using the arrow buttons.
by clicking on the page.
the page around when zoomed in by dragging it.
the zoom using the slider when zoomed-in.
by clicking on the zoomed-in page.
by entering text in the search field, and select "This Issue" or "All Issues"
by clicking on thumbnails to select pages, and then press the print button.
displays sections with thumbnails and descriptions.
displays a slider of thumbnails. Click on a page to jump.
allows you to browse the full archive.
about your subscription?
Lions Roar : July 2008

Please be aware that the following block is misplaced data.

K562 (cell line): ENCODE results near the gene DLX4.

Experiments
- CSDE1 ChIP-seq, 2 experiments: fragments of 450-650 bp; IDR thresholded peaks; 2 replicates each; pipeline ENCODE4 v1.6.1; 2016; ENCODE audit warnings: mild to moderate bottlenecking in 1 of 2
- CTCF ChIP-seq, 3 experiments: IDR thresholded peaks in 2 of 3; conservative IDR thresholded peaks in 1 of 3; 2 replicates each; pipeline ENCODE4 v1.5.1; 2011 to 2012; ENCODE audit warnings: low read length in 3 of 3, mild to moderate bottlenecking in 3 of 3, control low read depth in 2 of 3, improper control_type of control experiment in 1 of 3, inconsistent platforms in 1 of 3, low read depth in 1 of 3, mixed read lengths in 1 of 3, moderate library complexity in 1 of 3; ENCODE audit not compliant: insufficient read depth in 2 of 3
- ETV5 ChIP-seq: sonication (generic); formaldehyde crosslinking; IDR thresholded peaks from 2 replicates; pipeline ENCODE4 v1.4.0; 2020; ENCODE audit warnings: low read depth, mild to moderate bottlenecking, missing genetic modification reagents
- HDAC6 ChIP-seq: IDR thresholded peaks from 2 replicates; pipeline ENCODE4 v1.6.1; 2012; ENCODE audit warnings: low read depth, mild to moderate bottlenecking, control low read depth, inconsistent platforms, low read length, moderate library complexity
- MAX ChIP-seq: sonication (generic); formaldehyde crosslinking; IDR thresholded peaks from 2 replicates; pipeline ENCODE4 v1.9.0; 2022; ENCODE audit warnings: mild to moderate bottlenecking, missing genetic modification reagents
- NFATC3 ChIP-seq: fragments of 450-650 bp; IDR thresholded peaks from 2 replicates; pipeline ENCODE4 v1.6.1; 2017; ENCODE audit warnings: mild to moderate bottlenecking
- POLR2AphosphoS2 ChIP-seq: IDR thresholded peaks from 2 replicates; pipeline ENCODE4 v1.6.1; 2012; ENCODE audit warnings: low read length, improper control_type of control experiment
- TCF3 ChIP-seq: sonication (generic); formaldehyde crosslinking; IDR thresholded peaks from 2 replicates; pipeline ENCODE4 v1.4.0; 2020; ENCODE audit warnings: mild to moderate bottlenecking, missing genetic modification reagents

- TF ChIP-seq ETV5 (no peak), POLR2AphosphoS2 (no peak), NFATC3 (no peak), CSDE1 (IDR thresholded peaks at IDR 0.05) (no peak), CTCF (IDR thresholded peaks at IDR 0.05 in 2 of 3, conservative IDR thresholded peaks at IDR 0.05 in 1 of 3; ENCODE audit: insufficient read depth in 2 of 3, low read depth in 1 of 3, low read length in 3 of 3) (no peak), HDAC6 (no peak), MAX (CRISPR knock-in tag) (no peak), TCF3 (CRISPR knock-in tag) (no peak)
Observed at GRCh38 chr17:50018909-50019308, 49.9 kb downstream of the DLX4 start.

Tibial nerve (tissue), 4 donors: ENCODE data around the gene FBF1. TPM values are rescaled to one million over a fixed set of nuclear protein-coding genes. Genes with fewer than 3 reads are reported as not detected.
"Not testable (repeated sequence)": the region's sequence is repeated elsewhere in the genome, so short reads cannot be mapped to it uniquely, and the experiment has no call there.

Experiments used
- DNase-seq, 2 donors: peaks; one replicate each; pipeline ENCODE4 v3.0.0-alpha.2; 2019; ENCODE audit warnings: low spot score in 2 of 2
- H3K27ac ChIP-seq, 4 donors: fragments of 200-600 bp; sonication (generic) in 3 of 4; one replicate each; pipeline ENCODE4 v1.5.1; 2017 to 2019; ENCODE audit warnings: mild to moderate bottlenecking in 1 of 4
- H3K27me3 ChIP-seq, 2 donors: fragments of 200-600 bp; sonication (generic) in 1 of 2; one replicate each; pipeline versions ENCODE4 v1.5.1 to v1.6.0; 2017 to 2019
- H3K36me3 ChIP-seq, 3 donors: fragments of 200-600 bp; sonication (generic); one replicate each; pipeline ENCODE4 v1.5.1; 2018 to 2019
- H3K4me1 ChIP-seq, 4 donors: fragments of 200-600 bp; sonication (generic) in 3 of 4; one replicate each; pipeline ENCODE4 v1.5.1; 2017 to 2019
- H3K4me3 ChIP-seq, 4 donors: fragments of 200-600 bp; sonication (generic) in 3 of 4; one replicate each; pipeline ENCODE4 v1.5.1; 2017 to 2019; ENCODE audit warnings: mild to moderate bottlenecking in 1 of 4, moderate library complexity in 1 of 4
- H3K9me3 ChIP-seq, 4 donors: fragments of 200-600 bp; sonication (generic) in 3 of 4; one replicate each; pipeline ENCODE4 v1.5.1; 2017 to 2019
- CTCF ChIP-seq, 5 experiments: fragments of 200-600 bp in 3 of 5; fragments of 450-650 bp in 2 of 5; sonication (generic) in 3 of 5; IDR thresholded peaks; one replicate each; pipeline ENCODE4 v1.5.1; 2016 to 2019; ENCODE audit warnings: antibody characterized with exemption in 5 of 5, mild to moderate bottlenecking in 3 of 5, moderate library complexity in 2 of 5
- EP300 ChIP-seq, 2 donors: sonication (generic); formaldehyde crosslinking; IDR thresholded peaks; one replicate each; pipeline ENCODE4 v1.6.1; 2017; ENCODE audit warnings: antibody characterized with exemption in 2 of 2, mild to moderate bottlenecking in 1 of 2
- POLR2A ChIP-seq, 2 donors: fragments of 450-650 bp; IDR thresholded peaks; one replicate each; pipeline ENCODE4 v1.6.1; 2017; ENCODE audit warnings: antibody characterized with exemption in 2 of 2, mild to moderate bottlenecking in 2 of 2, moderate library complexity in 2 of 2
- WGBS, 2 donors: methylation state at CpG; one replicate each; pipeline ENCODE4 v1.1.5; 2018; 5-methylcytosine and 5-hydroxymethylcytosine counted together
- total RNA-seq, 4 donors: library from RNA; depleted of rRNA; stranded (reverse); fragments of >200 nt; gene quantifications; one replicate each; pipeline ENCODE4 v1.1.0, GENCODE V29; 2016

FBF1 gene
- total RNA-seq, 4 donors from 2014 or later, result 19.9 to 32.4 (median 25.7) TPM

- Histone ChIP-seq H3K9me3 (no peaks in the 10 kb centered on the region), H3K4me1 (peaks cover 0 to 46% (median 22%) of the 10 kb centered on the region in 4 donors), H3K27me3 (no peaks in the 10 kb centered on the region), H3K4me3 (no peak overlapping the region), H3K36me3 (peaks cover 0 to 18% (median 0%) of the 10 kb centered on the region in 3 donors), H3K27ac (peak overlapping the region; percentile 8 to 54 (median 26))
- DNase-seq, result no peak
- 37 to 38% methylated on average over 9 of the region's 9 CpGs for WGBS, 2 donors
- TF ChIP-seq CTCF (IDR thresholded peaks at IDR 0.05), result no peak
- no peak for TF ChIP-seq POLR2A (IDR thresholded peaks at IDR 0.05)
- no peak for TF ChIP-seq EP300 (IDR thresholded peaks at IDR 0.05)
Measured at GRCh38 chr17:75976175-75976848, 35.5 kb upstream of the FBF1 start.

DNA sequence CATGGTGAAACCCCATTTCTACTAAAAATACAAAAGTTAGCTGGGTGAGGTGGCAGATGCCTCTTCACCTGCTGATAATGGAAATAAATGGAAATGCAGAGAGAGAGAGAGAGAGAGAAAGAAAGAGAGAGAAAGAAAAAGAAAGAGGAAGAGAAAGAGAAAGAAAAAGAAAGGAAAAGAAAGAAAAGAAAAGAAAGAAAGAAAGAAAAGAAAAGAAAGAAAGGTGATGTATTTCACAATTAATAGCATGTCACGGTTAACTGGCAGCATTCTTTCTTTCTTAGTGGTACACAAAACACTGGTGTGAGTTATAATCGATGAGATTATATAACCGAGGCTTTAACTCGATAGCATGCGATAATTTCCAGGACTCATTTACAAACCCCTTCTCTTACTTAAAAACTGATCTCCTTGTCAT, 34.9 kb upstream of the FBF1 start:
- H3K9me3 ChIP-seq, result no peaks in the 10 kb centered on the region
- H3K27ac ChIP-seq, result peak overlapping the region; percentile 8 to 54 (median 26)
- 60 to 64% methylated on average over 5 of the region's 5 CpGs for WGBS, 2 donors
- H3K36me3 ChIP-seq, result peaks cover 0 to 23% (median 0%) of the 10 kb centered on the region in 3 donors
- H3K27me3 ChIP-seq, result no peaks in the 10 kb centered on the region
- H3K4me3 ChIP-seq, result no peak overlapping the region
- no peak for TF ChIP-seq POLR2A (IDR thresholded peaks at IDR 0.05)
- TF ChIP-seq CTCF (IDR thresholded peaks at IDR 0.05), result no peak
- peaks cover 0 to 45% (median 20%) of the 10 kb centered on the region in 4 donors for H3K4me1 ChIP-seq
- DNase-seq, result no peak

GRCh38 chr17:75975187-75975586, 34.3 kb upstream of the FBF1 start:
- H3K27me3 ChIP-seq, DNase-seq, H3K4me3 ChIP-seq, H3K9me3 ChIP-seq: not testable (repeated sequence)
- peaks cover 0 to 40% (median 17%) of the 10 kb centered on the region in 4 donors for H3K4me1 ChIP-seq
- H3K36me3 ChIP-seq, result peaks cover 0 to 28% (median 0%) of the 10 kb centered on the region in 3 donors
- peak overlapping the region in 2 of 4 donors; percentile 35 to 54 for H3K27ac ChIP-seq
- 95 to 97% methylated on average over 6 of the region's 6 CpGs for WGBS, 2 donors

SHAMBHALA SUN JULY 2008 61 AFTER TWELVE YEARS suffering chronic pain, Jill Satterfield was told that all the symptoms were in her head. “My first smart-aleck response was, well, if the pain is in my mind, then how do we work with my mind? But the doctors didn’t respond to that question.” Seeking her own cure, Satterfield, who is now on the faculty of Spirit Rock’s first Yoga and Buddhism teacher-training program and Kripalu Institute’s integrative leadership program, turned to yoga and meditation. “I kind of shopped around until I found out about Buddhism,” she says. “As an artist and a self-motivator, I don’t readily accept whatever anybody asks me to do, and that’s why the minute I heard that the Buddha taught his students not to believe what he said unless they’d experienced it, I thought, that’s my guy. The Buddha’s teachings are about knowing our own minds. “When I first started using Buddhist view in my yoga prac- tice,” she continues, “I meditated for long periods of time in simple postures. Then I added more advanced poses, which I did with the same intention of working internally in the subtle body, as opposed to the physical body.” It took seven years, claims Satterfield, but eventually she healed herself by retraining her nervous system. Because of that experience and because of what she has seen her students go through, Satterfield now says that meditating in the body is one of the most helpful ways for people to understand themselves— mentally, physically, and spiritually. It’s effective, she says, “be- cause we all know the body exists. It’s something we can feel. It’s something we carry around.” Mind-body work, she believes, is particularly useful for people living in the West because so many of us here are badly in need of physical grounding. “Our society is based on information. We’re removed from the earth—we’re not working the earth, we’re not sitting on the ground. Often our awareness and our breath are up in the head region because that’s what we’re using more.” To ground people, Satterfield usually begins a class with seated meditation. Then students meditate in various asanas, do stand- ing meditation and, sometimes, do walking meditation. She ends the class with seated meditation. “I don’t teach your typical hatha yoga class,” she says. “I don’t put music on. I don’t get people to move very quickly. My classes are extremely mindful.” One key way Satterfield has of guiding students to mindful- ness is teaching them about alignment, which keeps the mind in the body. “Awareness of alignment gives us something to do,” she explains. “If you’re thinking about what your foot or hand is do- ing, you’re not thinking about what you’re going to do after class or what you did before class.” Her hope is that classes blending yoga and Buddhism will give students an hour-and-a -half expe- rience of meditation in motion. Jill Satterfield: Meditation in Motion VIDURABARRIOS JULY 58-65.indd 61 JULY 58-65.indd 61 4/25/08 11:42:14 AM 4/25/08 11:42:14 AM